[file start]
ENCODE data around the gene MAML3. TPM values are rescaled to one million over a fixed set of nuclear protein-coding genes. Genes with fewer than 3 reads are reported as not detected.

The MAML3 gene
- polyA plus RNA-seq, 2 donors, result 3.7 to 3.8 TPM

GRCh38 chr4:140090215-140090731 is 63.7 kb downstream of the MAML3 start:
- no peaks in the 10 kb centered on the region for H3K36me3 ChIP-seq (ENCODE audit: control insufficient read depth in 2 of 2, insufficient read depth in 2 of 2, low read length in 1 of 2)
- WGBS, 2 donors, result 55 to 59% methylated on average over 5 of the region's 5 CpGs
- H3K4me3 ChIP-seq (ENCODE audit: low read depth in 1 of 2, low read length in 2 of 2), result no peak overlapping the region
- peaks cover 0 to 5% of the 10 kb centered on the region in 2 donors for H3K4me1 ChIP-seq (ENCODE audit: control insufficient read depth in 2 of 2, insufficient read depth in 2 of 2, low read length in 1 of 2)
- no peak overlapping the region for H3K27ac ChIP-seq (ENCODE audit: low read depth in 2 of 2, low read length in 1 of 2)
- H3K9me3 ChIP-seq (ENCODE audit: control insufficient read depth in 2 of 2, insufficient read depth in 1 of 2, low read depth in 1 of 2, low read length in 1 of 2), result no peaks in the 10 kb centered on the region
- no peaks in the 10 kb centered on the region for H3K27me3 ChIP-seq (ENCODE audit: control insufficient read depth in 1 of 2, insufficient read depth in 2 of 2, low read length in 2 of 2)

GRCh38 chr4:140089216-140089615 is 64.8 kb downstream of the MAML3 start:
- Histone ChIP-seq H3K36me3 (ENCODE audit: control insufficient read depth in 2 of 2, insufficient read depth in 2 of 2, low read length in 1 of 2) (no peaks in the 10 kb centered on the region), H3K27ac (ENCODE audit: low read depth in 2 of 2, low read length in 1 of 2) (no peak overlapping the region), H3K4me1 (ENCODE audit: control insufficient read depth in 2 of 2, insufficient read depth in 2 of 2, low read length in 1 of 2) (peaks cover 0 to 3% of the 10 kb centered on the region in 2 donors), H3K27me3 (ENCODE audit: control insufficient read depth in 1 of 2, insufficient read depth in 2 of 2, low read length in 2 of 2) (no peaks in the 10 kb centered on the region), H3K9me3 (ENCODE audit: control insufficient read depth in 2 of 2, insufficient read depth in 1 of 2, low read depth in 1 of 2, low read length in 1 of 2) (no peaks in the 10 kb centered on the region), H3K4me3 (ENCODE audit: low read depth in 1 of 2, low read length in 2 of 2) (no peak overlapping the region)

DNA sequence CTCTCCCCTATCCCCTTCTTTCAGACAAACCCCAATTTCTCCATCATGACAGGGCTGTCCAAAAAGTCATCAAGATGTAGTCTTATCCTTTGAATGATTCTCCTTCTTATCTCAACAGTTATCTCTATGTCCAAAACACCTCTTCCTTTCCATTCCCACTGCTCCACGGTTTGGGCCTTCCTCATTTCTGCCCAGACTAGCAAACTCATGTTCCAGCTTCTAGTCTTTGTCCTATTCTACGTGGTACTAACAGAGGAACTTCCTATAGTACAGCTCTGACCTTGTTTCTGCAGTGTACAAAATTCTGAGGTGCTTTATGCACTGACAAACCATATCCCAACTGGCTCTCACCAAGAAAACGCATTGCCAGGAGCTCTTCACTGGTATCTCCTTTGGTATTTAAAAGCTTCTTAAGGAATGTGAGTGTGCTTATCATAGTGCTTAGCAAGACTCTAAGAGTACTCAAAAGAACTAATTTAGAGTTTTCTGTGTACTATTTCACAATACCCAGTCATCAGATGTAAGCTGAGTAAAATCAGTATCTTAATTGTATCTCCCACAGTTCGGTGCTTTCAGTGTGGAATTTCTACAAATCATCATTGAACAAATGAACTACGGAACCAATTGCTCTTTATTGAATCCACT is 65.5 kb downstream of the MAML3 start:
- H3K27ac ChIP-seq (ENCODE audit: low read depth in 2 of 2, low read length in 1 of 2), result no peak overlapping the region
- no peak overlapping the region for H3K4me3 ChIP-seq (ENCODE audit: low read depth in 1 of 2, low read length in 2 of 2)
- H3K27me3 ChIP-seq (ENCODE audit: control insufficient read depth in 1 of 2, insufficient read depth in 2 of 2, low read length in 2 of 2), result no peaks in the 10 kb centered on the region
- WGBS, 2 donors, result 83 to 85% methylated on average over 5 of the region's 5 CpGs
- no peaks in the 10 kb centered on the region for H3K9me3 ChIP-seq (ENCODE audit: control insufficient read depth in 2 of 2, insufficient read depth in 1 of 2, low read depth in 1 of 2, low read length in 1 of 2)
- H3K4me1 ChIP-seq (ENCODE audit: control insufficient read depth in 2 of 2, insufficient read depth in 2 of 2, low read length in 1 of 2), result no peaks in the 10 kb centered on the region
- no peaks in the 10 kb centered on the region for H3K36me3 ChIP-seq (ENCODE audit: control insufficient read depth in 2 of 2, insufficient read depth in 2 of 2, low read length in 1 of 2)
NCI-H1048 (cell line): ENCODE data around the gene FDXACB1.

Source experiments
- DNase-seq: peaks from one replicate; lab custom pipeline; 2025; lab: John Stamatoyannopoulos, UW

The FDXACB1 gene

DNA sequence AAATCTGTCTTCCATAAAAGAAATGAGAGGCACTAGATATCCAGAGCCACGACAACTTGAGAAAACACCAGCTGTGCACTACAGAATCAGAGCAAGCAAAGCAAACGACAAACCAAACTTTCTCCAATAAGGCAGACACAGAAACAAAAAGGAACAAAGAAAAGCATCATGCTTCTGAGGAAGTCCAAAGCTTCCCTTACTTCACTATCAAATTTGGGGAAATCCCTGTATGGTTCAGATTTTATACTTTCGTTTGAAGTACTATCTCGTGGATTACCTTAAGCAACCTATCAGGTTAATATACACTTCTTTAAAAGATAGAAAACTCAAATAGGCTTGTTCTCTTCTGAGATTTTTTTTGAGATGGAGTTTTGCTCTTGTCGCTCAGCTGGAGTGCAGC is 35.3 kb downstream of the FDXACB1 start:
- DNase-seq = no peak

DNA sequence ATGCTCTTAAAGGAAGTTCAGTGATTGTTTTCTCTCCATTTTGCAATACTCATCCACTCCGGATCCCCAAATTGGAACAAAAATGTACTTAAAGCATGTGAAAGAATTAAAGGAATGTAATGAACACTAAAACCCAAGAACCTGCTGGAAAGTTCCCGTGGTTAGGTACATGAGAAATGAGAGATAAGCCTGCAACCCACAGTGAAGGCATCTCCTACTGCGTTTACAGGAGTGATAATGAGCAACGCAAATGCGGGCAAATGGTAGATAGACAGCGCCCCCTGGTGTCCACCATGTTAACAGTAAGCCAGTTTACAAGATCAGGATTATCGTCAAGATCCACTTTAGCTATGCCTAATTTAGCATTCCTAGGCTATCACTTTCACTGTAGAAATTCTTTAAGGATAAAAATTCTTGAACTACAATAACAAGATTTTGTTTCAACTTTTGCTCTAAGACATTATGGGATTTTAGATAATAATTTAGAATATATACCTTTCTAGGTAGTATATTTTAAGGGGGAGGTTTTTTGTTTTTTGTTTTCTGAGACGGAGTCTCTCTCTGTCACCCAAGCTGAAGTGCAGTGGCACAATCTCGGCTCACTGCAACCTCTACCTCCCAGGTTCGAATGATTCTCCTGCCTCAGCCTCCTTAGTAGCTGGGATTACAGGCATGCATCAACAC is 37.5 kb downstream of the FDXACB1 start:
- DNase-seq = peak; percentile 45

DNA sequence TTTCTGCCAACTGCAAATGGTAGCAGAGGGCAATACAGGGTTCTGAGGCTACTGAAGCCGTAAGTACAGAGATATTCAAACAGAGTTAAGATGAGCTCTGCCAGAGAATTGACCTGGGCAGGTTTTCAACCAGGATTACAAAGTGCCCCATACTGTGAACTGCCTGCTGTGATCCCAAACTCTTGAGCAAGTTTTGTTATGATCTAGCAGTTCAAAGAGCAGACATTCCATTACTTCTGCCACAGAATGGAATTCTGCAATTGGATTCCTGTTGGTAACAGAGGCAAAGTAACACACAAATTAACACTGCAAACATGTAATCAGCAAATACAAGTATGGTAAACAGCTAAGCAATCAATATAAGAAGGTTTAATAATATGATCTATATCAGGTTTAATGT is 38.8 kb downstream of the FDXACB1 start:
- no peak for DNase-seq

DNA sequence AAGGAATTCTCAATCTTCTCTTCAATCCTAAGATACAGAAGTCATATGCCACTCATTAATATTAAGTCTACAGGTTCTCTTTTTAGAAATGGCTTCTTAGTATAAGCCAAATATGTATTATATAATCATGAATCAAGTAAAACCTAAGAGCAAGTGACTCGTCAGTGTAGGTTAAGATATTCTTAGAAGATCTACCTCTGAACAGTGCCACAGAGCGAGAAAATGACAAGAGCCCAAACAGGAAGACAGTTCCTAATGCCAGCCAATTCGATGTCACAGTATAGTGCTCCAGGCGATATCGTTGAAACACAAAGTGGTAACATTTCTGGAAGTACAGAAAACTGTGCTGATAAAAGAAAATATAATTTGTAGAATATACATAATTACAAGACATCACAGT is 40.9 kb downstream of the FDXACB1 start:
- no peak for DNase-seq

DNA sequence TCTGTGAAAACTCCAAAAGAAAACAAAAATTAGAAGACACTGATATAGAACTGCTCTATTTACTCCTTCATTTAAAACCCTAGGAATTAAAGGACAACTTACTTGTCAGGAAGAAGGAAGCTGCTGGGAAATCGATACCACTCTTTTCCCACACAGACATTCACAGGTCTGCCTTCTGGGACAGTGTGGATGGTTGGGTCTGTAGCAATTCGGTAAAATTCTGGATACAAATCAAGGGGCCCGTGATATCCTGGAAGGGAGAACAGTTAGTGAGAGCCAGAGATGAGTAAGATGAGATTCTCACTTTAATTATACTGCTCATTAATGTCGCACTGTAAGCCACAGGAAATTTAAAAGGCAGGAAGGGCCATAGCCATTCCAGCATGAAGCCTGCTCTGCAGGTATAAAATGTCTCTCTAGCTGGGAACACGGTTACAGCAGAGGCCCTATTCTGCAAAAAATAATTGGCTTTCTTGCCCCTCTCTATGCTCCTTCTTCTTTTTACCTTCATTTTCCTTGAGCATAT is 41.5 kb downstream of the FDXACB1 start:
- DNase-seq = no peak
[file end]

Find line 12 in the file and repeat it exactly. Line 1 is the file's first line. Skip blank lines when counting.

GRCh38 chr4:140089216-140089615 is 64.8 kb downstream of the MAML3 start: